1. Mike (unregistered) on April 20th, 2007 @ 4:59 pm

    D.C. residents absolutely deserve a vote in Congress.

    FEDERAL TAXES: Like the rest of Americans, and unlike other territories like Guam, D.C. residents pay FEDERAL taxes. They actually pay the highest amount in taxes per capita in the nation. Can you imagine paying federal taxes, but having no vote on how your tax dollars are spent???

    SOLDIERS IN WAR: Like the rest of Americans, and unlike other territories, D.C. residents have also fought and died in every American war stretching back to the War of 1812. Currently, they have no vote on whether or not their residents get sent to war. Think of screwed up that is alone.

    DEMOCRACY: D.C. is the only capital of a democracy IN THE WORLD that is not allowed a vote in their national legislature. Even the people living in Baghdad can vote for a federal representative. In this case, Iraqis have more democracy than America.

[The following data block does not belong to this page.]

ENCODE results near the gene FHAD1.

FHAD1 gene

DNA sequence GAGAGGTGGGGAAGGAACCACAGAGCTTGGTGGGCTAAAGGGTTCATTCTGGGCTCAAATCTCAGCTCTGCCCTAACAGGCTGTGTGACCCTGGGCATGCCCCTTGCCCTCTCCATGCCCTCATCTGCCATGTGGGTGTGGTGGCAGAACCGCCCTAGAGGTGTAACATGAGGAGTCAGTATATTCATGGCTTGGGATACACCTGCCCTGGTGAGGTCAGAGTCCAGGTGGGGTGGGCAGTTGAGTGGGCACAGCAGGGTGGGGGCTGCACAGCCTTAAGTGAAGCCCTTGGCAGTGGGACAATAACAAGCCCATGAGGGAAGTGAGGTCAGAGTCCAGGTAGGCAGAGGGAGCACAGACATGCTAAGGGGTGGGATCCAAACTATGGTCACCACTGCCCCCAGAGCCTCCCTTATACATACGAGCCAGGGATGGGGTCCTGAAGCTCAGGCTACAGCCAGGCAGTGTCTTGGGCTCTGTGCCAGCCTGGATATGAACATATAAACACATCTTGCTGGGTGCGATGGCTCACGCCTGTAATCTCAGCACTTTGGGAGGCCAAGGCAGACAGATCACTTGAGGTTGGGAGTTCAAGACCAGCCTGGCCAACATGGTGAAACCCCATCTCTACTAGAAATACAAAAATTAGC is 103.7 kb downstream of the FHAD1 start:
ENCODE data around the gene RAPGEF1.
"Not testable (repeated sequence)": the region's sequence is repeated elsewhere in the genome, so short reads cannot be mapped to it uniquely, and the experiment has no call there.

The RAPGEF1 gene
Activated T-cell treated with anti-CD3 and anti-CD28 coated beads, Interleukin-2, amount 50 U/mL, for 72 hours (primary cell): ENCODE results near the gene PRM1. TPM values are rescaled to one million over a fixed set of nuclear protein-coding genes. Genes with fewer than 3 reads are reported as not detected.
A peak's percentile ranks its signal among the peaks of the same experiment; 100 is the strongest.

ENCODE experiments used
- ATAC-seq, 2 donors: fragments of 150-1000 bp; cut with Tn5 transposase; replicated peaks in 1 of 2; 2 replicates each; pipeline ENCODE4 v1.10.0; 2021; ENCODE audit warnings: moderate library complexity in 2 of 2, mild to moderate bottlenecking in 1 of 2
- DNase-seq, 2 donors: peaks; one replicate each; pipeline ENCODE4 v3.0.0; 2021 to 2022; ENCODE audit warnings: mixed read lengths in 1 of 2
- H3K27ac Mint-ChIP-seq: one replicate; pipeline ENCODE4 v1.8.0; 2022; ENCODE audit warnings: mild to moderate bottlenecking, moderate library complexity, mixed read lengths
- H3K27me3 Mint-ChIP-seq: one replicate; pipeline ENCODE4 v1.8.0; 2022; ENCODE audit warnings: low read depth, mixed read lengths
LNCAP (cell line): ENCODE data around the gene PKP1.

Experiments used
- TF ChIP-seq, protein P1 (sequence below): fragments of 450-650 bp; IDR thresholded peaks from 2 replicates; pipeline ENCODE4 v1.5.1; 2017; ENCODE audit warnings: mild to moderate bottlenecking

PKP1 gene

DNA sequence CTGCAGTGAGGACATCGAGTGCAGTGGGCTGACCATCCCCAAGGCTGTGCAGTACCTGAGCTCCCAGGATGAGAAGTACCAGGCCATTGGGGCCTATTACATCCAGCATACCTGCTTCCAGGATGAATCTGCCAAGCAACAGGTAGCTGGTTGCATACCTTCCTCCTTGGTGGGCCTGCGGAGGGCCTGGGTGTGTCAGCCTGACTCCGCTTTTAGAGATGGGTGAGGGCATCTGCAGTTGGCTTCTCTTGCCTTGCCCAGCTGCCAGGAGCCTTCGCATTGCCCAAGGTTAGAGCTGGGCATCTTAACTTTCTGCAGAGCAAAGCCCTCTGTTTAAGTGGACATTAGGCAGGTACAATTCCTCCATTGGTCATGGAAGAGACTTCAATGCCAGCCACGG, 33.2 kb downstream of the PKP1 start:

CONSTITUTIONAL: The Constitution gives the Congress the power to do whatever it wants with the District. It’s called the “District Clause,” Article 1, Section 8: “To exercise exclusive legislation in all cases whatsoever, over such District.” In 1800, Congress took away voting rights from D.C. using that power. That same power gives them the right to give it back. Conservative thinkers like Kenneth Starr (Clinton impeachment) and Viet Dihn (author of the Patriot Act) have come to the same conclusion. It is fair and will stand. A Constitutional amendment is unnecessary.